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BARNSLEY. A. Oglesby, 21 Cheapside. "Sale of the high-class fixtures, fittings and trade utensils of the chemist's shop and dental surgery, comprising .. Cooke's patent pneumatic brass punp and tubing, with cash carriers." Barnsley Chronicle, 15 Jun 1907, p. 4
BRADFORD. Busbys (dept. store), Manningham Lane. "The magnificent building that once housed Busby's Department Store, in Manningham Lane, was destroyed by a spectacular fire in 1979... It dominate Manningham Lane for nearly five decades from the 1930s... In 1937 a Power House and Laundry were built which .. drove engines for vacuum suction for both cleaning and the cash tubing... No-one can ever forget that amasing [sic] Lamson-Tube system of transfering cash to and from departments. Telegraph & Argus website
BRADFORD. Co-op, Sunwin House. Sturtevant pneumatic tube system with 8 stations [branch not stated]. (Sturtevant letter of 13/8/29). Pneumatic tube system Posting to rec.arts.tv.coronation-st newsgroup, 19/9/02. Also postings to alt.fan.goons newsgroup, 17/3/04 and 22/11/05 - same shop? - see Reminiscences.
BRADFORD. R.Denby & Son. Still using Rapid Wire system in 1977. Daily Mirror, 21 July 1977, p.20
DONCASTER. Co-op. "In Doncaster cash carriers survived well into the 1950s notably at Morris' wallpaper shop and the Co-op, both its central emporium and all branches. Railway & Canal Historical Society. Occasional Paper No. 14 (rev. 2009)
DONCASTER. Co-op, Tickhill. "The Co-Operative Society .. also had a store which is now the Emporium. Here was a butchers, and a drapery department in addition to the general store. In common with most Co-Op stores of the time, cash was sent in a small cylinder by overhead wire from the counter to a central glass cubicle." Tickhill and District Local History Society website
DONCASTER. Hodgson and Hepworth. Wire? system until refurbishment in mid-1970s. Secret Leeds website.
HALIFAX. Industrial Co-op. Sturtevant pneumatic tube system with 13 stations. Sturtevant letter of 13/8/29
HARROGATE. (A butcher's), Beulah Street. Wire system. Louise Charlton
HARROGATE. D.G.Brown (dept. store), Commercial Street. Cash ball system. Louise Charlton
HARROGATE. Lawsons (children's wear), Commercial Street. Wire system. Louise Charlton
HUDDERSFIELD. Co-op. "During the summer [of 1894] the patent cash railway system was installed in the Drapery Department." Owen Balmforth. The Huddersfield Industrial Society Limited: history of fifty years' progress, 1860-1910, p.145
HUDDERSFIELD. Kayes, King Street. Pneumatic tube system until at least mid-1960s. Lamson engineer used to come in to do repairs and fit new pads to ends of carriers. "Quite a big system." Gordon Kneale Brooke
HUDDERSFIELD. Rushworths, Westgate/John William Street. "It was also at this time  that the Lamson tube system was installed... By the 1920s an improved system with the grand name of the 'Belt Desk Automatic Power Control Pneumatic Tube System' was available, which was designed to complete the transaction in about forty seconds... By 1960 modern technology overtook the Lamson tubes and some of them, mainly on the ground floor, were replaced by Burroughs accounting machines, cycle-billing for the accounts and a micro-filmer to keep records of it all." Gill Rushworth. The story of a department store (Huddersfield: J.D.M. & G. Rushworth, 1999), p. 21. In April 1966 the business was sold to Hurst & Sandler of Leeds.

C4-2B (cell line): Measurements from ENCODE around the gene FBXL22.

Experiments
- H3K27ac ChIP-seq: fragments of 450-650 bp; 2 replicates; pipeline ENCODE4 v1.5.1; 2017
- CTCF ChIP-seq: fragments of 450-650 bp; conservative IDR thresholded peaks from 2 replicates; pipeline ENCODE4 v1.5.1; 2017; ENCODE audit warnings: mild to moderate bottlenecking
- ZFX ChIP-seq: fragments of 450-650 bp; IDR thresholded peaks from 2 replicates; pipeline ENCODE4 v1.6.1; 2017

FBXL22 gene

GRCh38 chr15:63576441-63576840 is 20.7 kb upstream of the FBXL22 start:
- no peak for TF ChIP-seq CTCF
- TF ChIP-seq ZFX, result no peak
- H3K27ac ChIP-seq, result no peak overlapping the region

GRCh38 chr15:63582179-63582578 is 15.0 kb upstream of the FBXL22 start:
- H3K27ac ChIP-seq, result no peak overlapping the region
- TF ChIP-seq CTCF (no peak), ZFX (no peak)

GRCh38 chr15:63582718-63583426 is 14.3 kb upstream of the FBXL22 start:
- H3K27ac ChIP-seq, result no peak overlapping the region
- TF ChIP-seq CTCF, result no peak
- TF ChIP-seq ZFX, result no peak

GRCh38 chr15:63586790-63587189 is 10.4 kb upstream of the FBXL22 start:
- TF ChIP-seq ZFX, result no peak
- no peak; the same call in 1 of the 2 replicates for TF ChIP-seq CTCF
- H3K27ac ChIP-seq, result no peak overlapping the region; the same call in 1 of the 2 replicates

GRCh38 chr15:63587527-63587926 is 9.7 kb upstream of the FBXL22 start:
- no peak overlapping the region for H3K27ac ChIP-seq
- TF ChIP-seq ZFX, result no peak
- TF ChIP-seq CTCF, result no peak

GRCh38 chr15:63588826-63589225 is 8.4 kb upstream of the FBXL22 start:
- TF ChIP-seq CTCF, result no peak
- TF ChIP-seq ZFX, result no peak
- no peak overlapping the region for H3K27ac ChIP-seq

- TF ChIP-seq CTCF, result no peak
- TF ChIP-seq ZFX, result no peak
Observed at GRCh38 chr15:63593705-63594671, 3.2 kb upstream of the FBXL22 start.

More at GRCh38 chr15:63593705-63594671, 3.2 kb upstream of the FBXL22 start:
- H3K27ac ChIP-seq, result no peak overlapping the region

HUDDERSFIELD. Yorkshire Warehouse (household goods and clothes), Cross Church Street. Lamson wire system until mid-1950s. Gordon Kneale Brooke
HULL. Bon Marché, Prospect Street. "A new railway has been established in Hull, which must prove advantageous to all parties concerned. It is the 'Lamson's Cash Railway', which has been adopted by that enterprising and popular establishment known as Bon Marché, in Prospect-street. Though not exactly new in other towns, the invention, which is American, is entirely original to Hull... This, of course, saves time and labour to the poor shop girl or man, also to the customer, and lastly, it prevents the chances of 'genteel purloining'... We commend Messrs Bladon for the adoption of this really interesting and time labour-saving apparatus." Hull Daily Mail, 4 Dec. 1885, p.3
HULL. Boyes, 232-4 Hessle Road. Opened in 1920. "The cash office was a raised-up unit in the centre of the shop. This was to allow the overhead-wire cash system to operate. There were 14 cash-points around the store each with its own numbered cash containers and pulley system for propelling the container up to the cash office, the return journey being mainly by gravity." Boyes stores book
HULL. Co-operative Store. Pneumatic tube system. Photo of cashier's office with 20 terminals in Gerrard, p. 74
HULL. Dewhursts, Endyke Lane. "Dewhurst's was the nearest shop that compares to Boyes... Do you remember the vacuum tube money system they had in the store? When you made a purchase they put your money in a little tube shaped canister, then fired it through tubular piping at high speed and it went whizzing through the store, up walls and along the ceiling, finally ending up in the cash office some distance away. After a minute or so, your change and receipt was returned to you by the same canister and the loud noise 'KERR-CHUNK' as it hit the buffers." This is Your Mail website
HULL. Hammonds, Paragon Square. Opened in 1916. "It was a cause of celebration that Hammond's
had .. a system of pneumatic tubes, 'obviating the necessity for the out-of-date
cash desks'. Cash was drawn effortlessly up to the counting-house on the
first floor and change speedily returned. Thrilling details were provided
of the thousands of feet of 'solid drawn brass tubing', bends, sleeves
and joints employed in 'one of the largest and most up-to-date plants
of its kind in England." John Markham, Hammonds of Hull: a store
of good things for family and home. Beverley: Highgate, 2004. p.20
HULL. Willis's, Carr Lane. "Cashier required for general drapery office; experience of Lamson Cash Railway an asset... Apply General Manager, Willis's, in Carr-lane. Hull Daily Mail, 14 June 1950, p.2
LEEDS. Butlers "C R Butlers furnishings on Low Road in Hunslet had a cash tube system." Warringtonrhino in posting to Secret Leeds, 1/11/14